Free Mesothelioma Information Packet

Stage 3 Mesothelioma

Cancer, in general, is staged according to a variety of systems. The ones most often used for the staging of mesothelioma include the Butchart, TNM, and Brigham systems. Each indicates something a little different about each stage of the disease but the systems are fairly consistent across the board.

Stage 3 mesothelioma is considered to have reached the advanced stages and has spread to both lymph nodes and other organs or tissues nearby. In the various staging systems, Stage 3 is measured as follows:

  • Butchart System – In this oldest system that is most often used for the staging of malignant pleural mesothelioma, the disease has spread from the primary area in the pleura to the lungs, abdominal cavity, and other parts of the body. Both nearby and distant lymph node groups may be involved as well.
  • TNM System – In this “Tumor, Nodes, Metastasis” system of cancer staging, a diagnosis of Stage 3 mesothelioma indicates that the cancer has spread from the lining of the lungs to other parts of the chest cavity including the esophagus, diaphragm, and other vital organs including the heart. The lymph nodes are also involved at this stage, including distant groups.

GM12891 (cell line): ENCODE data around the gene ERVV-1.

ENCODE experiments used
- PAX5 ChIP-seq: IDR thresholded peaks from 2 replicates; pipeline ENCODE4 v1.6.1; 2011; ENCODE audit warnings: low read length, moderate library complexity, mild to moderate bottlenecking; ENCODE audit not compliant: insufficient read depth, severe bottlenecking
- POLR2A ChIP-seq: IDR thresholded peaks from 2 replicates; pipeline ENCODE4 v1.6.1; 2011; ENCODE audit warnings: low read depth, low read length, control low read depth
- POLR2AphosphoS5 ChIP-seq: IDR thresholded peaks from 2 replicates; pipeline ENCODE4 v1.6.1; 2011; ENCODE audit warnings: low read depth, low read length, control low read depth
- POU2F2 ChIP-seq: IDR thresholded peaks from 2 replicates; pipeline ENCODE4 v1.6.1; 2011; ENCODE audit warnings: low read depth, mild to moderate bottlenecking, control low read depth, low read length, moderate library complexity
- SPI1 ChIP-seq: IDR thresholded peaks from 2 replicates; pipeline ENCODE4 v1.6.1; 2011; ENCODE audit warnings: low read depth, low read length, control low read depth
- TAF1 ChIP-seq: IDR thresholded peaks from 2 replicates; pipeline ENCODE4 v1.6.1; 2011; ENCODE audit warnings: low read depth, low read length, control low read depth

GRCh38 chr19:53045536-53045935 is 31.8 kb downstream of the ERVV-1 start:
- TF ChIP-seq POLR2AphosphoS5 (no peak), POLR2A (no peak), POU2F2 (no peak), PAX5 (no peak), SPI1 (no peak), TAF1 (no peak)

• Brigham System – In this system that considers the potential for removing the tumor surgically and looks at whether the disease has spread to the lymph nodes, Stage 3 indicates that surgery for tumor removal is no longer a possibility because the disease is now affecting other organs in the chest cavity as well as one or more groups of lymph nodes.

Treating Stage 3 Mesothelioma

Patients whose mesothelioma has reached Stage 3 generally have a poor prognosis. Unfortunately, the disease is often not diagnosed until it has reached this point, which is why the survival rate is so low in general.

As is indicated with the Brigham System, curative surgery is no longer an option at this point. Instead, chemotherapy and radiation are usually recommended and patients may opt to participate in clinical trials that are testing new drugs and therapies.

However, at Stage 3, treatments are often palliative in nature and doctors do not expect them to do much to halt the spread of the disease. Instead, the treatments are designed to keep the patient as comfortable as possible, relieving symptoms of the disease rather than offering an improved prognosis. Chemo, for example, can provide symptomatic relief by shrinking tumors, and surgical procedures like thoracentesis, the removal of fluid around the lungs, can assist with breathing.


Last modified: April 13, 2010.